Sure, in some cases the titles that are available are probably more of a curio at this point than a great time. Take Pac-Land, for instance—a sequel to Pac-Man that switched from mazes to a sidescrolling, 2D platformer, one so early in the genre’s life that it’s a clear influence on the likes of Super Mario Bros. (Which, as you might know, has plenty of its own history and influence to consider.) That’s the thing with Namco’s arcade work in the ‘80s, though: even the stuff that doesn’t quite hold up has a story and influence behind it worth knowing about, and was often a driving force in the industry at large.
Pac-Land helped along the development of an entire genre as part of the push from single-screen platformers to scrolling ones. Before topdown racer Rally-X released in 1980, music in videogames tended to be relegated to the title screen of arcade games to attract players, or was made by programmers doubling as sound engineers on hardware that wasn’t designed with music in mind, as is the case with Taito’s Space Invaders and its four-note, repeating loop of sound. Rally-X arrived in the age of programmable sound chips, though, and showed music could play in-level, continually, instead of just as a brief ditty before or after them. Namco might have quickly released an update that addressed some of Rally-X’s issues in the form of semi-sequel New Rally-X, but that doesn’t change the original’s place in history. Galaxian doesn’t feel like an obvious must play these days despite its massive influence on fixed shooters and shoot ‘em ups in general, but much of that has to do with its sequel, Galaga, which is inarguably one of the greatest games of all time and is still a joy to fire up in 2023. If you know what preceded Galaxian, it can still wow you in that regard.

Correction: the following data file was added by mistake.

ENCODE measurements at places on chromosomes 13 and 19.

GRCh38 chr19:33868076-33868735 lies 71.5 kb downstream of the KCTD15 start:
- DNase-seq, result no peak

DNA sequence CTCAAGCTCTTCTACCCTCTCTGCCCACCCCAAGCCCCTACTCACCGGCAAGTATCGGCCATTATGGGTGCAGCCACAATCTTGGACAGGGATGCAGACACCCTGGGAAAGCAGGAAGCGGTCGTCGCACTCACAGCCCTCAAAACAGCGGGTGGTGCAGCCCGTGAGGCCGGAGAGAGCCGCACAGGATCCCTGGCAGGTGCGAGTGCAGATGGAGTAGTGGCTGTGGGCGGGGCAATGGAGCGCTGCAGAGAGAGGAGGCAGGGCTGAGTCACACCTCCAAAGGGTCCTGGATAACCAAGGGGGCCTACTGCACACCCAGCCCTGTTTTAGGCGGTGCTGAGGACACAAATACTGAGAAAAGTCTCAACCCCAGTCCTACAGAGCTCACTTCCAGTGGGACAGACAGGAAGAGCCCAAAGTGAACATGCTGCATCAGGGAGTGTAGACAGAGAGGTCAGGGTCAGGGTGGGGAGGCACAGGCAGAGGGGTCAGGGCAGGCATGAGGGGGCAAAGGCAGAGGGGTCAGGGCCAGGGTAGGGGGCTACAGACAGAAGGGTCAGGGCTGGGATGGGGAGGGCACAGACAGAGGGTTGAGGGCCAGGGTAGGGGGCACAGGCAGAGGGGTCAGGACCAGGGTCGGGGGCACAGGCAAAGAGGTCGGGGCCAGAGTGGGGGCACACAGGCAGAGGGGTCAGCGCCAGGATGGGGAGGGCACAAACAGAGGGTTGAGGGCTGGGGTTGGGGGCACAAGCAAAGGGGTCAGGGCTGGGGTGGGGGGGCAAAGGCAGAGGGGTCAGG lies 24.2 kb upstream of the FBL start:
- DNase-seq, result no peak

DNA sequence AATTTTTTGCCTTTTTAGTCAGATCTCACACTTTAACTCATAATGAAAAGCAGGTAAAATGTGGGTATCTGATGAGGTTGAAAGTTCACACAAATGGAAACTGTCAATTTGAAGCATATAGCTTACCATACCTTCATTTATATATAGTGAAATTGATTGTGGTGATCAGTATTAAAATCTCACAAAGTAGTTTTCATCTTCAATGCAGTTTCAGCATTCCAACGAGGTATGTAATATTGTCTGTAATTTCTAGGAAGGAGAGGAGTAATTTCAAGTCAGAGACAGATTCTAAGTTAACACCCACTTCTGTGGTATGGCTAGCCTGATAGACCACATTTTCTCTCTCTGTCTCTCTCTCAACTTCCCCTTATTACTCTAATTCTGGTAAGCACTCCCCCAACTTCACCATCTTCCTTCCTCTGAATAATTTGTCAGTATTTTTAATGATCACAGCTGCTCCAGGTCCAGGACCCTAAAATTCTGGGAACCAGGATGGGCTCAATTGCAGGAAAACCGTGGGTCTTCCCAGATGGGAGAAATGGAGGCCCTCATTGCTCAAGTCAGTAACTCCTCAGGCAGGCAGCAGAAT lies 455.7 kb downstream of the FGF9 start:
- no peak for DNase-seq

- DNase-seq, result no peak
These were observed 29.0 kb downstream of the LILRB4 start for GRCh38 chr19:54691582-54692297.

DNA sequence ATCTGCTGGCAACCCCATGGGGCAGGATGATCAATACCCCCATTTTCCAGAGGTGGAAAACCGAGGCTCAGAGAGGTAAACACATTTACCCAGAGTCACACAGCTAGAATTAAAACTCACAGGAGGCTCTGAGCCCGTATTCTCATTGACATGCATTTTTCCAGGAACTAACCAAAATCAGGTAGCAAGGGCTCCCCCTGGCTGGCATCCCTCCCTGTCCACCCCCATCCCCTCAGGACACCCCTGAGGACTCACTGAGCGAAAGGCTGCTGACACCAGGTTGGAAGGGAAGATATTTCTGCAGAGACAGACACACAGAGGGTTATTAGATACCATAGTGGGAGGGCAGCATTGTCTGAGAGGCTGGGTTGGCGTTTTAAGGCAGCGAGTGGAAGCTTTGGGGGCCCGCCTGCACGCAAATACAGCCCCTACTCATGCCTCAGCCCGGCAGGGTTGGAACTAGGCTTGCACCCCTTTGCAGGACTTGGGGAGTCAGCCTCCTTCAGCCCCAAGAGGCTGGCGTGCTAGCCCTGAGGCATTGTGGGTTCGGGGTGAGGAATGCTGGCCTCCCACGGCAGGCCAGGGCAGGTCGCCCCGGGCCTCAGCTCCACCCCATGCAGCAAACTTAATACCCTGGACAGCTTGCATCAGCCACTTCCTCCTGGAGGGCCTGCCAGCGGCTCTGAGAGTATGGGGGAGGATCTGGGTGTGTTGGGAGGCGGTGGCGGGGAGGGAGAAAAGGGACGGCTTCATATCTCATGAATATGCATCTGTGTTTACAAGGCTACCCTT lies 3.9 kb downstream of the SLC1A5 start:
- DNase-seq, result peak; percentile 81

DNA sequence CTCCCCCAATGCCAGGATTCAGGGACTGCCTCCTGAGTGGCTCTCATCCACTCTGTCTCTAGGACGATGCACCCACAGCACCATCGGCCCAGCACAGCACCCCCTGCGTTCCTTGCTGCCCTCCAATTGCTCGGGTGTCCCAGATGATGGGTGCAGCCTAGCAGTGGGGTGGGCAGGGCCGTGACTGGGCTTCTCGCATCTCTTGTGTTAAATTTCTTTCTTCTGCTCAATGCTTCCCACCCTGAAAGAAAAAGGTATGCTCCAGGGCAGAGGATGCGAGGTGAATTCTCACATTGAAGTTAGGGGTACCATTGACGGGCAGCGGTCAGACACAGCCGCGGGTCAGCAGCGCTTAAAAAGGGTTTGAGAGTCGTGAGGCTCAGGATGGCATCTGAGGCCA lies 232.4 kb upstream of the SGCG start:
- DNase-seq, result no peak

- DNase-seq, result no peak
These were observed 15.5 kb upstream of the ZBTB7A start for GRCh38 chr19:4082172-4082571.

Pole Position—which, incredibly, is not available through Arcade Archives at the moment and wasn’t part of this recent batch of Namco Museum offerings—is arguably the most influential racing game ever: we’re pretty familiar with the idea of a Formula 1 racer that takes place in a third-person view, on a track that exists in the real world, that tries to simulate the experience of actually driving one of those vehicles in-game. Pole Position nailed all of that in a way that had never been done before, to the point that it not only influenced the direction of the entire racing genre from then on, but also was the most commercially successful arcade game in Japan in its release year of 1982, as well as the highest-grossing arcade game in the United States in both 1983 and 1984, and still top five in ‘85. At one point, it was earning, adjusted for inflation, $27 million per week in American arcades. Namco just casually released that kind of arcade smash hit two years after Pac-Man, one year after Galaga, and in the same year as Dig Dug, which developed its own genre—strategic digging—by taking the maze play of Pac-Man and putting the making of those mazes into the hands of the player.